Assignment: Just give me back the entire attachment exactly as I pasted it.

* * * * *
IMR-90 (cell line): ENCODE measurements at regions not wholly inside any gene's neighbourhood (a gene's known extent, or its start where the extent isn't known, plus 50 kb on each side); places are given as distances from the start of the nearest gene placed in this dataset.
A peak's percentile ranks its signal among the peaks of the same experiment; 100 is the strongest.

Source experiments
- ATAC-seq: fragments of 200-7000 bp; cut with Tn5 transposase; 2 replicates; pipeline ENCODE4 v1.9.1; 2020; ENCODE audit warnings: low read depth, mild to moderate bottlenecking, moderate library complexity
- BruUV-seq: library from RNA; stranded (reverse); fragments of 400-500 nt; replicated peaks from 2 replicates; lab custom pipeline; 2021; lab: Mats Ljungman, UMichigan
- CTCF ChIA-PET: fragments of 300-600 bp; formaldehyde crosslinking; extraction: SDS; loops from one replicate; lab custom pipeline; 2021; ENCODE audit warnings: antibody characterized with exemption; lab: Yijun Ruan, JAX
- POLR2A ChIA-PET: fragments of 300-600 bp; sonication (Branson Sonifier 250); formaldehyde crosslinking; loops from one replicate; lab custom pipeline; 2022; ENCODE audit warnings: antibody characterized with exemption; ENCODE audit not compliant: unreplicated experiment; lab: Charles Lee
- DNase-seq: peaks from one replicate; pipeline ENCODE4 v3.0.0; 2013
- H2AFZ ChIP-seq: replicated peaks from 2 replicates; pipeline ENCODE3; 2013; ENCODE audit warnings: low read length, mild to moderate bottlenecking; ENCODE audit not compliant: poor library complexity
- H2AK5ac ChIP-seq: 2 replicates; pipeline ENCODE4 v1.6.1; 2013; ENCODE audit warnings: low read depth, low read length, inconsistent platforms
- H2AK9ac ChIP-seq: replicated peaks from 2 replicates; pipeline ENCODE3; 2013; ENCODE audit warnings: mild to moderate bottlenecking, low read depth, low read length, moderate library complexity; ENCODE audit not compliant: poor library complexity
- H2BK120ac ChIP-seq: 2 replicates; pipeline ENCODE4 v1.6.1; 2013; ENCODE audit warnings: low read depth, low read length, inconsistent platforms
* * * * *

IMR-90 (cell line): ENCODE measurements at regions not wholly inside any gene's neighbourhood (a gene's known extent, or its start where the extent isn't known, plus 50 kb on each side); places are given as distances from the start of the nearest gene placed in this dataset.
A peak's percentile ranks its signal among the peaks of the same experiment; 100 is the strongest.

Source experiments
- ATAC-seq: fragments of 200-7000 bp; cut with Tn5 transposase; 2 replicates; pipeline ENCODE4 v1.9.1; 2020; ENCODE audit warnings: low read depth, mild to moderate bottlenecking, moderate library complexity
- BruUV-seq: library from RNA; stranded (reverse); fragments of 400-500 nt; replicated peaks from 2 replicates; lab custom pipeline; 2021; lab: Mats Ljungman, UMichigan
- CTCF ChIA-PET: fragments of 300-600 bp; formaldehyde crosslinking; extraction: SDS; loops from one replicate; lab custom pipeline; 2021; ENCODE audit warnings: antibody characterized with exemption; lab: Yijun Ruan, JAX
- POLR2A ChIA-PET: fragments of 300-600 bp; sonication (Branson Sonifier 250); formaldehyde crosslinking; loops from one replicate; lab custom pipeline; 2022; ENCODE audit warnings: antibody characterized with exemption; ENCODE audit not compliant: unreplicated experiment; lab: Charles Lee
- DNase-seq: peaks from one replicate; pipeline ENCODE4 v3.0.0; 2013
- H2AFZ ChIP-seq: replicated peaks from 2 replicates; pipeline ENCODE3; 2013; ENCODE audit warnings: low read length, mild to moderate bottlenecking; ENCODE audit not compliant: poor library complexity
- H2AK5ac ChIP-seq: 2 replicates; pipeline ENCODE4 v1.6.1; 2013; ENCODE audit warnings: low read depth, low read length, inconsistent platforms
- H2AK9ac ChIP-seq: replicated peaks from 2 replicates; pipeline ENCODE3; 2013; ENCODE audit warnings: mild to moderate bottlenecking, low read depth, low read length, moderate library complexity; ENCODE audit not compliant: poor library complexity
- H2BK120ac ChIP-seq: 2 replicates; pipeline ENCODE4 v1.6.1; 2013; ENCODE audit warnings: low read depth, low read length, inconsistent platforms